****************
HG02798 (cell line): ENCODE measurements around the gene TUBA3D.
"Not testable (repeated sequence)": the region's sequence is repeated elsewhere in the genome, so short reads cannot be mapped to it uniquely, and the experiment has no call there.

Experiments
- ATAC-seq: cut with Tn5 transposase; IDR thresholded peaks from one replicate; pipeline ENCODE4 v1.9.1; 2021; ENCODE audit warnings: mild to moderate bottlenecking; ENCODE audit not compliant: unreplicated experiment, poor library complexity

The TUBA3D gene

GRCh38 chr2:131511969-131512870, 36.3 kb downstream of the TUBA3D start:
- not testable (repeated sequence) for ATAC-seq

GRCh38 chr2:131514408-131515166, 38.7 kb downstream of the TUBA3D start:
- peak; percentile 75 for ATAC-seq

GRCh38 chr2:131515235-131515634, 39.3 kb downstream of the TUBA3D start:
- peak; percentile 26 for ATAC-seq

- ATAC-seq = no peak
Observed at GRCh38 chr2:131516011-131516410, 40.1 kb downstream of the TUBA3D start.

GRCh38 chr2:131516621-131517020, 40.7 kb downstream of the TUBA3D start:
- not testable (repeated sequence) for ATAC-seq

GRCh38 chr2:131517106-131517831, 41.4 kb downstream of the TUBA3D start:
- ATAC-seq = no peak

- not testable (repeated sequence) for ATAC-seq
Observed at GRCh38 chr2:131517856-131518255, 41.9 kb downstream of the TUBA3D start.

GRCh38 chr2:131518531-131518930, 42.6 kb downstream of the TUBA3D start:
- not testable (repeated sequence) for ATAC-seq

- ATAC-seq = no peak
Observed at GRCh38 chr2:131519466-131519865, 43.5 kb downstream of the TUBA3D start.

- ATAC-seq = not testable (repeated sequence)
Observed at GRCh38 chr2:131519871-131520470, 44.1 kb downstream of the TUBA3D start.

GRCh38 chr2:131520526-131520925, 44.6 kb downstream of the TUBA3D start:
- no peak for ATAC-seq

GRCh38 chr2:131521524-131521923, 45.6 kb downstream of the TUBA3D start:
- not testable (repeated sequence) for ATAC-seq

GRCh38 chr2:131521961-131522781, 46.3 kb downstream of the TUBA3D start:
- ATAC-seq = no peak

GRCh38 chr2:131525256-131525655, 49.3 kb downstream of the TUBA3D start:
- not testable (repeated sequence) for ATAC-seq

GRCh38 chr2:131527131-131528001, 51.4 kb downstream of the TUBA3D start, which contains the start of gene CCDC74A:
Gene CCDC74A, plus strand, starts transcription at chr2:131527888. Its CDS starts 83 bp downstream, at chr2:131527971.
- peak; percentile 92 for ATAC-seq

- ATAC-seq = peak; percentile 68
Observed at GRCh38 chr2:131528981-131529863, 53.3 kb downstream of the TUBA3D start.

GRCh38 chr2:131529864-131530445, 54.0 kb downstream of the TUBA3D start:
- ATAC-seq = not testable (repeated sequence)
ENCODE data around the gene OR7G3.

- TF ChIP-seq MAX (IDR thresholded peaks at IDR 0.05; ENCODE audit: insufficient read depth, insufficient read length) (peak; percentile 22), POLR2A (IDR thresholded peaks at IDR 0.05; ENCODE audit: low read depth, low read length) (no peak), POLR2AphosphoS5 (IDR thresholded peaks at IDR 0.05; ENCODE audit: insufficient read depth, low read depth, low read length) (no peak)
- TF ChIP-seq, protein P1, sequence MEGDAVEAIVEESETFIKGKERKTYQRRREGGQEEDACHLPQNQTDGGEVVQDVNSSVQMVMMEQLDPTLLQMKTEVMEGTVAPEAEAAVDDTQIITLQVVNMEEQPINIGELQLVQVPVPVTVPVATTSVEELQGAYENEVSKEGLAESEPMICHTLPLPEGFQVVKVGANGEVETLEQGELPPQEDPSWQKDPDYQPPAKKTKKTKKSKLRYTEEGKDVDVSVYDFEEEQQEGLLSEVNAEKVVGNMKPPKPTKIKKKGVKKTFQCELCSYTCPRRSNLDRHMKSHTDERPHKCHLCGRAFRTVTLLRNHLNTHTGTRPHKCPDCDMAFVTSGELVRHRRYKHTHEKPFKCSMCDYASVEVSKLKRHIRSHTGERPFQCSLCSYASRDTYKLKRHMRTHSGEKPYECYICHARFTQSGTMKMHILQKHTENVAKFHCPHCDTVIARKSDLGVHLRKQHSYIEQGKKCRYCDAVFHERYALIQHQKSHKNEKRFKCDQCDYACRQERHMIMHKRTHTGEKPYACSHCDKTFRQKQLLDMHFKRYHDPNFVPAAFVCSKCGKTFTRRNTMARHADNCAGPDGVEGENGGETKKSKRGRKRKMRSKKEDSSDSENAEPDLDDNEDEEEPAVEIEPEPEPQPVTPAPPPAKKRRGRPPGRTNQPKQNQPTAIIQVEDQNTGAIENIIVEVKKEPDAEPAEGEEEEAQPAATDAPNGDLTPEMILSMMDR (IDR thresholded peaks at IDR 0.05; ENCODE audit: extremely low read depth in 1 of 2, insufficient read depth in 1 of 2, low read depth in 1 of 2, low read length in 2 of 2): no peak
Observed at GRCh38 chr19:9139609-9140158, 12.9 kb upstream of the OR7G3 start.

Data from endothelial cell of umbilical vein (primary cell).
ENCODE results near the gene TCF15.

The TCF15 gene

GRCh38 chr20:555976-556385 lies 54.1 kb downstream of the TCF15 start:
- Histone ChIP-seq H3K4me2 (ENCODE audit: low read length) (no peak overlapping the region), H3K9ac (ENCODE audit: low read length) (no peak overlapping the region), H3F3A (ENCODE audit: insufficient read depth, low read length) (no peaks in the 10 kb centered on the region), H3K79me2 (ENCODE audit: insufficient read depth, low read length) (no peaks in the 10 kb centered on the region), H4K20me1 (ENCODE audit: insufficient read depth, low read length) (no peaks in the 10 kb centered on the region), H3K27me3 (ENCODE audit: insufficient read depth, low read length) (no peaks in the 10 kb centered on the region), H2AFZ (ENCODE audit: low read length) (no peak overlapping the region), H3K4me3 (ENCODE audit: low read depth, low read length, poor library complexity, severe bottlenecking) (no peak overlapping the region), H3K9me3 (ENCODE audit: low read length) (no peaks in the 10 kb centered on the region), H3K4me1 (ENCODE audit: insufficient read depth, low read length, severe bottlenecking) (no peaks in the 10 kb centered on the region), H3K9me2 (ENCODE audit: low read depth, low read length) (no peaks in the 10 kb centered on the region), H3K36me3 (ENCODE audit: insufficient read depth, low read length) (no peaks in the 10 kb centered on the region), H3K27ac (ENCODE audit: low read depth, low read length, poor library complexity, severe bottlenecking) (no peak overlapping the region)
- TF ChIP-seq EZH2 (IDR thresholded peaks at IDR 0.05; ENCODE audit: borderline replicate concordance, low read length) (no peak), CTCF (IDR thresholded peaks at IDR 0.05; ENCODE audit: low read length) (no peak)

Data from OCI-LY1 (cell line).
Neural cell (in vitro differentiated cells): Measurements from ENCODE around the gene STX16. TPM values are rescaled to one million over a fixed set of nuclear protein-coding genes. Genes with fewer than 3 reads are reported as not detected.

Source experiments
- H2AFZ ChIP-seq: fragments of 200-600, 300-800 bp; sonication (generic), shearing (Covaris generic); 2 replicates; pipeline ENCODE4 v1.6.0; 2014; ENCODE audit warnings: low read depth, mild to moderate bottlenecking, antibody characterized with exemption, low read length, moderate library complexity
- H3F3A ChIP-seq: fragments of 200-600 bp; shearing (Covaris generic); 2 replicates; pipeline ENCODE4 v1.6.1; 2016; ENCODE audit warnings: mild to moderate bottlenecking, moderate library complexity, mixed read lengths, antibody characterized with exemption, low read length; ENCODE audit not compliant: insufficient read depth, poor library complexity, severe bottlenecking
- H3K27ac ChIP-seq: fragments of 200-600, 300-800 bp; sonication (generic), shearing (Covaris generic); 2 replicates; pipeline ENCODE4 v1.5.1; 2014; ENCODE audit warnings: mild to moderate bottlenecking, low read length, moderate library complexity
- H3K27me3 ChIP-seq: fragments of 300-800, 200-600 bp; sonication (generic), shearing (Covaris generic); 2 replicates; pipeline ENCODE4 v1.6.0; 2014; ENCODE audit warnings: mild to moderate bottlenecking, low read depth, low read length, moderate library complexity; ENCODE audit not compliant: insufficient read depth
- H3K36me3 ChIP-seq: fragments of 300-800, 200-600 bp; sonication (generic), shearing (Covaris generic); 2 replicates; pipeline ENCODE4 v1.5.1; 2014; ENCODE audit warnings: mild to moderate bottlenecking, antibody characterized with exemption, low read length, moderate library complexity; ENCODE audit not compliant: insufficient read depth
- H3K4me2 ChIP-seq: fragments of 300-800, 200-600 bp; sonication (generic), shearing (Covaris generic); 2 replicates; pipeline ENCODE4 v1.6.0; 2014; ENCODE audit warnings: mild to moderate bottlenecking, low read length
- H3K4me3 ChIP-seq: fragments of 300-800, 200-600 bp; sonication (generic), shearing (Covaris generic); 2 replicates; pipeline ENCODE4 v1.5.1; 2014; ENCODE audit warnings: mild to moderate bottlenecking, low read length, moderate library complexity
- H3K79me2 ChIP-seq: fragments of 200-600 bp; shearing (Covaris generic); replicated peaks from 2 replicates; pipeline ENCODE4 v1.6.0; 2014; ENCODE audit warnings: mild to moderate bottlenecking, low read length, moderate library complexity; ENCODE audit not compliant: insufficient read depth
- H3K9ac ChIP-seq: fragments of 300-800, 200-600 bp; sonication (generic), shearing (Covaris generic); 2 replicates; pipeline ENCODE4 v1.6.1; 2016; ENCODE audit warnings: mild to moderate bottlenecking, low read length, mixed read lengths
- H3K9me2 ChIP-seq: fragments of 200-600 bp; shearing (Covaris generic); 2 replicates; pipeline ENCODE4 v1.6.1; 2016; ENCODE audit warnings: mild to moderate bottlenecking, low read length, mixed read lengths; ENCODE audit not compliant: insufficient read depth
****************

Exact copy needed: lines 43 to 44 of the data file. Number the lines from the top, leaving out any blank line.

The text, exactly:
- TF ChIP-seq, protein P1, sequence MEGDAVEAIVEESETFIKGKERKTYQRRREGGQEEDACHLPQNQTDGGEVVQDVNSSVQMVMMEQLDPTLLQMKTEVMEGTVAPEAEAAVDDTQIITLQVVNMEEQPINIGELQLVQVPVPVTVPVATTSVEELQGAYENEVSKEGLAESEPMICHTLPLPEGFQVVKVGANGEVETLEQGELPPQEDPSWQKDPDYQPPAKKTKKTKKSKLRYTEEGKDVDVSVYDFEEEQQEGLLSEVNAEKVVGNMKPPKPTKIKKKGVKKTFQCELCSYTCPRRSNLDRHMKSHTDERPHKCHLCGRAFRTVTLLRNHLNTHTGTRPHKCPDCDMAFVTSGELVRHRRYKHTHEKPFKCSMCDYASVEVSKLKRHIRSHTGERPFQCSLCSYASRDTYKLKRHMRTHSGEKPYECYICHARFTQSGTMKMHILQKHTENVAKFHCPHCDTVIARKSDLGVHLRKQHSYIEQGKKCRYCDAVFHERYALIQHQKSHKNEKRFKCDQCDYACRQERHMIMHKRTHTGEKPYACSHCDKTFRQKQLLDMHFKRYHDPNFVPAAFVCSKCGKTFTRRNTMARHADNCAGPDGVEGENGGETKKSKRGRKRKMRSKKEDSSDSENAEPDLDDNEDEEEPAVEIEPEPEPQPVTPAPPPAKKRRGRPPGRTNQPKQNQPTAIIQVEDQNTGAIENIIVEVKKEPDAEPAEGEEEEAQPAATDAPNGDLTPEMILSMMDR (IDR thresholded peaks at IDR 0.05; ENCODE audit: extremely low read depth in 1 of 2, insufficient read depth in 1 of 2, low read depth in 1 of 2, low read length in 2 of 2): no peak
Observed at GRCh38 chr19:9139609-9140158, 12.9 kb upstream of the OR7G3 start.